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Do direct and phylogenetic estimates of the mutation rate agree?

Posted by AdamEyreWalker on 26 Aug 2009 at 12:15 GMT

The data given by Haag-Liautard et al. allow one to ask whether the direct and phylogenetic estimates of the mutation rate agree for Drosophila mtDNA.

We can directly estimate the mutation rate for 4-fold degenerate sites from the data of Haag-Liautard et al. by multiplying the mutation rates per base from their table 4 (I used the approx estimates and averaged the Florida and Madrid estimates) by the base composition of those sites (40% T, 54% A, 4% C and 1.6% G - note that sites from genes on the minor strand were complimented); this yields an estimate of 1.4 x 10-8 (standard error = 0.5 x 10-8), substantially below the estimate for the whole genome (6.2 x 10-8).

To be obtain a phylogenetic estimate I used the divergence at 4-fold synonymous sites between D.melanogaster and D.simulans (again complimenting sites on the minor strand). Using the method of Tamura and Nei (1993 - MBE) I estimate there have been 0.25 synonymous substitutions per site (SE = 0.06) if we assume equal rates of substitution across sites, and 0.64 (0.64) substitutions per site if we allow the substitution rate to vary exponentially between sites.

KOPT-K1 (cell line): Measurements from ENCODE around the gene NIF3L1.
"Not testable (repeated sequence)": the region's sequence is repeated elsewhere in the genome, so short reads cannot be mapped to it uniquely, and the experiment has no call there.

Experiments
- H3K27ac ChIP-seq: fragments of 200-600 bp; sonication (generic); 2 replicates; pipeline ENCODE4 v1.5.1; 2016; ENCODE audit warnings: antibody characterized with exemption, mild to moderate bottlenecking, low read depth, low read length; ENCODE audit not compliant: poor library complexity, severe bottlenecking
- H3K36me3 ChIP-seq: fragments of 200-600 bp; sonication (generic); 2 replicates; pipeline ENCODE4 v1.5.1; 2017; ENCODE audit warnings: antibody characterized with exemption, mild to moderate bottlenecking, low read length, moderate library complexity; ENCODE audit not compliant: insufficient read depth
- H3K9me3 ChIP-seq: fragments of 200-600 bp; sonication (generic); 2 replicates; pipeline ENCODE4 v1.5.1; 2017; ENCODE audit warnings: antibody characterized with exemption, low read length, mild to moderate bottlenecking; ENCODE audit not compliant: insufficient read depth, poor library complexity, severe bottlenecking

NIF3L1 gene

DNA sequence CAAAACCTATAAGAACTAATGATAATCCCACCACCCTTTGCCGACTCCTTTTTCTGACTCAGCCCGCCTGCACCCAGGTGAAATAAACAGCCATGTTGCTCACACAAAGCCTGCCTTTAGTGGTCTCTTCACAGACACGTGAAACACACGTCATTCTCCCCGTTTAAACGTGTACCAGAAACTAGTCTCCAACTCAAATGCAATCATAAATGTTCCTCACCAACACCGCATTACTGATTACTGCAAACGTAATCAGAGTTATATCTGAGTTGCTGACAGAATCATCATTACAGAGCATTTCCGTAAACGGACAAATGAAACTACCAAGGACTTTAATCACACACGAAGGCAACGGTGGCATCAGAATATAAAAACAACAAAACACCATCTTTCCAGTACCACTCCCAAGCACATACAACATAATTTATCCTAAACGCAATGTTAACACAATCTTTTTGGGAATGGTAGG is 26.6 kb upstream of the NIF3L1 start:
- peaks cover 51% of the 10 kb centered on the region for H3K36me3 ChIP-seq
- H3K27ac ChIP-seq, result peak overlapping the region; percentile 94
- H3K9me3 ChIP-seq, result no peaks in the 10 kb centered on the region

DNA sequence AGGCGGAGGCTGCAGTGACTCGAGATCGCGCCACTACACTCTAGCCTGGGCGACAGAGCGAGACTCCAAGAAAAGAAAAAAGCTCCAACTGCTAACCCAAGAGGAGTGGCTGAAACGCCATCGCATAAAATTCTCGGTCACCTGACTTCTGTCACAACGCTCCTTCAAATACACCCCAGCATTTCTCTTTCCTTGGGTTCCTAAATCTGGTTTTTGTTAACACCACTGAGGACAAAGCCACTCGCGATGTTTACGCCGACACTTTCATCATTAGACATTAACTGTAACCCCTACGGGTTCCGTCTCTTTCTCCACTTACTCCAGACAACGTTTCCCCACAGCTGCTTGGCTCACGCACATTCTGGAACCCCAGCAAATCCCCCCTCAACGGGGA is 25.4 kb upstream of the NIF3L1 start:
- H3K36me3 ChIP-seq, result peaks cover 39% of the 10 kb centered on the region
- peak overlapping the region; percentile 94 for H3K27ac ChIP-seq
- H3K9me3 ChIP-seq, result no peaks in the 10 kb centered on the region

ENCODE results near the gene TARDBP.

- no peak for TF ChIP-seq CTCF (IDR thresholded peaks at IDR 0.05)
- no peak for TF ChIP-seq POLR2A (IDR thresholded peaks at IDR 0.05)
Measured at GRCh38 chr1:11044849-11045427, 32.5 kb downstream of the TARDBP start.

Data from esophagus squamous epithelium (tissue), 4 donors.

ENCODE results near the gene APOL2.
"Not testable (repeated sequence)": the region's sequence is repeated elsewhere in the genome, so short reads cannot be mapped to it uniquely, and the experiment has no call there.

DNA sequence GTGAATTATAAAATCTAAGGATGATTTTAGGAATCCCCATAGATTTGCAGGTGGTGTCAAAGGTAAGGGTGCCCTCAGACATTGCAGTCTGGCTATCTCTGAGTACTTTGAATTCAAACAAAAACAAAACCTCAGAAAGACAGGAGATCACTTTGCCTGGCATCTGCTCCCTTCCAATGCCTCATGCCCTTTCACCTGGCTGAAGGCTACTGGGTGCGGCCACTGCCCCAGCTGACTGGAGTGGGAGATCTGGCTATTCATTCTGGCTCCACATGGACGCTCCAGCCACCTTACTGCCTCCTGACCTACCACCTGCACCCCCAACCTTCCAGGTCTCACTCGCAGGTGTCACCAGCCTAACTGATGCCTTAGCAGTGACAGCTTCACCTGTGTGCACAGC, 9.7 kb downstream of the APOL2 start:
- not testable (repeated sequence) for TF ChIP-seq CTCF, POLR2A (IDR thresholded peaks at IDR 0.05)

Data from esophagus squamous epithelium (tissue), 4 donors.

This yields estimates of the mutation of 0.2 x 10-8 (0.05 x 10-9) and 0.6 x 10-8 (0.6 x 10-8) for the equal and exponential models respectively if we assume 10 generations per year and a time of divergence of 5.4 MYR (Tamura et al. (2004) MBE). These are 7 and 2.3 fold lower then the direct estimate. The first estimate is significantly lower, but the second estimate is not. Frustratingly it is therefore difficult to determine if the phylogenetic and direct estimates are different or not, particularly given uncertainties about the generation time in Drosophila.

No competing interests declared.